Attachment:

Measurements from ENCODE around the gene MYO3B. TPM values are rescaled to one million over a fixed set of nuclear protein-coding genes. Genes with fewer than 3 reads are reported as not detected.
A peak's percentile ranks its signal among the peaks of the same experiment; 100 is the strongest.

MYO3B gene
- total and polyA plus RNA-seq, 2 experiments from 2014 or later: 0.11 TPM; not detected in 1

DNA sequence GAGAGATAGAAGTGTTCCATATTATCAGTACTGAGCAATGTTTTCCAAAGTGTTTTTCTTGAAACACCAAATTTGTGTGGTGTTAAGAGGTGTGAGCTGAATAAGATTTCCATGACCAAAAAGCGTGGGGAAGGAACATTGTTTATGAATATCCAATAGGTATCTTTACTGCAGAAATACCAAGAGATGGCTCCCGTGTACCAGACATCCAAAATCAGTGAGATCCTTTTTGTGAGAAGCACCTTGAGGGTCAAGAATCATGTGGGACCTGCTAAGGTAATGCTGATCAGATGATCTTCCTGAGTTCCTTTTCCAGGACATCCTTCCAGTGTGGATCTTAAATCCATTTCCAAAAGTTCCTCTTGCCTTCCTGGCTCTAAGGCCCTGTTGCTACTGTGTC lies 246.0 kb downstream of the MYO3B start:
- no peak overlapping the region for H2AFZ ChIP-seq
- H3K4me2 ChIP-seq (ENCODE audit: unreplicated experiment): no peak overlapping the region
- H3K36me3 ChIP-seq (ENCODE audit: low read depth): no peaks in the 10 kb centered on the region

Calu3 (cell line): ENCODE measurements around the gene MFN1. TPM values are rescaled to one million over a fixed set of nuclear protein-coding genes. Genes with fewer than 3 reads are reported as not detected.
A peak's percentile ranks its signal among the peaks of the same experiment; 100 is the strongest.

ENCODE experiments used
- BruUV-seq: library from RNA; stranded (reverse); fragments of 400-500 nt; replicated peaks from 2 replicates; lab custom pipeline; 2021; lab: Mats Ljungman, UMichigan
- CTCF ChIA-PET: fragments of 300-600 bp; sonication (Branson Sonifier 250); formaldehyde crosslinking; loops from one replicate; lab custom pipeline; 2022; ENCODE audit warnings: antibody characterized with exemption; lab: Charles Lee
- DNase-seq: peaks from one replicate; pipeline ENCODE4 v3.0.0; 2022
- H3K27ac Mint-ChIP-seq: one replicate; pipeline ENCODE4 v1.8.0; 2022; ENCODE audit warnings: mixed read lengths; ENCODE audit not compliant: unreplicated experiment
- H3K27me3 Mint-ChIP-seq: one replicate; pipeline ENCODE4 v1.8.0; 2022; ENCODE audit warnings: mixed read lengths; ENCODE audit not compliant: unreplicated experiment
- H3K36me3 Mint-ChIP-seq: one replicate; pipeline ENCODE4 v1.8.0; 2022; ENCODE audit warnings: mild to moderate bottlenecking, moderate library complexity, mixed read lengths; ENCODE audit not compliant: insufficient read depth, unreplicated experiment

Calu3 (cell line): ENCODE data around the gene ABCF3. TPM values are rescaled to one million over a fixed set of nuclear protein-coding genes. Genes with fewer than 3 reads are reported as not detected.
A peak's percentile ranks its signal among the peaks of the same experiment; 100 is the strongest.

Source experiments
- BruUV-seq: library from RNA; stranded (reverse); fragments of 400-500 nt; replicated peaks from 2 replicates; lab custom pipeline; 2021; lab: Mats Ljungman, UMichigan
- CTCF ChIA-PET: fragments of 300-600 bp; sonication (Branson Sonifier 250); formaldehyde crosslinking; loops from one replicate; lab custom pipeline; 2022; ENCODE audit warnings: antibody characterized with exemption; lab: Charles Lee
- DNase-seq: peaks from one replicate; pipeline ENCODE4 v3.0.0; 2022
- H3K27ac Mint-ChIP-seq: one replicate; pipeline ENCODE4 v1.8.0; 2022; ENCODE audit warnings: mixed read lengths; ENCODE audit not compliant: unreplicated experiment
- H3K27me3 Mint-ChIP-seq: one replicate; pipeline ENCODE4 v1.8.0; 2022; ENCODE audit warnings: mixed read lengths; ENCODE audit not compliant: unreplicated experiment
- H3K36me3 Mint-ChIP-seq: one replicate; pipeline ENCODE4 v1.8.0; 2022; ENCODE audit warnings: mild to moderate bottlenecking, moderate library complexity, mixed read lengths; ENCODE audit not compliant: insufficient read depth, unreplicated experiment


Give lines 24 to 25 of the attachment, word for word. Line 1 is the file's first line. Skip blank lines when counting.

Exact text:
- H3K27ac Mint-ChIP-seq: one replicate; pipeline ENCODE4 v1.8.0; 2022; ENCODE audit warnings: mixed read lengths; ENCODE audit not compliant: unreplicated experiment
- H3K27me3 Mint-ChIP-seq: one replicate; pipeline ENCODE4 v1.8.0; 2022; ENCODE audit warnings: mixed read lengths; ENCODE audit not compliant: unreplicated experiment